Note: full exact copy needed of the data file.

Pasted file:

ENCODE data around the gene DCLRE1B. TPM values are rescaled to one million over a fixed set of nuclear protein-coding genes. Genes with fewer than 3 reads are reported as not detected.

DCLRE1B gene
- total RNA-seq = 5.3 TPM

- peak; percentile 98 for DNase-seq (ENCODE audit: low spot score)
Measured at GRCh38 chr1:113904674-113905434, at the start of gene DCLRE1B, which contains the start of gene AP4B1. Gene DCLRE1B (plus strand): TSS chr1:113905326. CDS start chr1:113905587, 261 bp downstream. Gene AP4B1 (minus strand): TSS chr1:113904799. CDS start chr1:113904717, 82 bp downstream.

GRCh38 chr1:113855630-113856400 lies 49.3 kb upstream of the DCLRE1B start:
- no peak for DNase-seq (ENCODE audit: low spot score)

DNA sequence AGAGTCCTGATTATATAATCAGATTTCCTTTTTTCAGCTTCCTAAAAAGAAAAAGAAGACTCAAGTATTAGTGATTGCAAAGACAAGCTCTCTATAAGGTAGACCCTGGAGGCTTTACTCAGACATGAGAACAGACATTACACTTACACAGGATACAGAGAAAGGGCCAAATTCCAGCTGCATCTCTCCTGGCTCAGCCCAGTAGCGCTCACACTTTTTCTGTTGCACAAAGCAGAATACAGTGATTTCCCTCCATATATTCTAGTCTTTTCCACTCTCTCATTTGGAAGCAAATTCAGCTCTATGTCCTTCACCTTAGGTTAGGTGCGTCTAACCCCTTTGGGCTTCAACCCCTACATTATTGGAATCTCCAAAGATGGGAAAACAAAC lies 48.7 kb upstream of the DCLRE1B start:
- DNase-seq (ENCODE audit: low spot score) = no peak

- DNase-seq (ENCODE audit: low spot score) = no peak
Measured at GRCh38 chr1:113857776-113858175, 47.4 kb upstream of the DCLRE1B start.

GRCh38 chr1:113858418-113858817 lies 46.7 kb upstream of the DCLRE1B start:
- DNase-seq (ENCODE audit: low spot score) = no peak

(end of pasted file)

ENCODE data around the gene DCLRE1B. TPM values are rescaled to one million over a fixed set of nuclear protein-coding genes. Genes with fewer than 3 reads are reported as not detected.

DCLRE1B gene
- total RNA-seq = 5.3 TPM

- peak; percentile 98 for DNase-seq (ENCODE audit: low spot score)
Measured at GRCh38 chr1:113904674-113905434, at the start of gene DCLRE1B, which contains the start of gene AP4B1. Gene DCLRE1B (plus strand): TSS chr1:113905326. CDS start chr1:113905587, 261 bp downstream. Gene AP4B1 (minus strand): TSS chr1:113904799. CDS start chr1:113904717, 82 bp downstream.

GRCh38 chr1:113855630-113856400 lies 49.3 kb upstream of the DCLRE1B start:
- no peak for DNase-seq (ENCODE audit: low spot score)

DNA sequence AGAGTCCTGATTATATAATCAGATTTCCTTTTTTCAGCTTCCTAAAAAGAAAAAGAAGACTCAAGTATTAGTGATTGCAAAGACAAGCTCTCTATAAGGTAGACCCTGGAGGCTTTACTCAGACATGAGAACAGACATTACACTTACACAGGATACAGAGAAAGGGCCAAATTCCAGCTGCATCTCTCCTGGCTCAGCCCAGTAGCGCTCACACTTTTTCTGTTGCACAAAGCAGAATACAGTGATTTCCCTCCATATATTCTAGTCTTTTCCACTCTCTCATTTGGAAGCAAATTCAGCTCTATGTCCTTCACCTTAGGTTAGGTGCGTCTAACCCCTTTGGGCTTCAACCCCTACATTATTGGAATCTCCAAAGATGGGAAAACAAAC lies 48.7 kb upstream of the DCLRE1B start:
- DNase-seq (ENCODE audit: low spot score) = no peak

- DNase-seq (ENCODE audit: low spot score) = no peak
Measured at GRCh38 chr1:113857776-113858175, 47.4 kb upstream of the DCLRE1B start.

GRCh38 chr1:113858418-113858817 lies 46.7 kb upstream of the DCLRE1B start:
- DNase-seq (ENCODE audit: low spot score) = no peak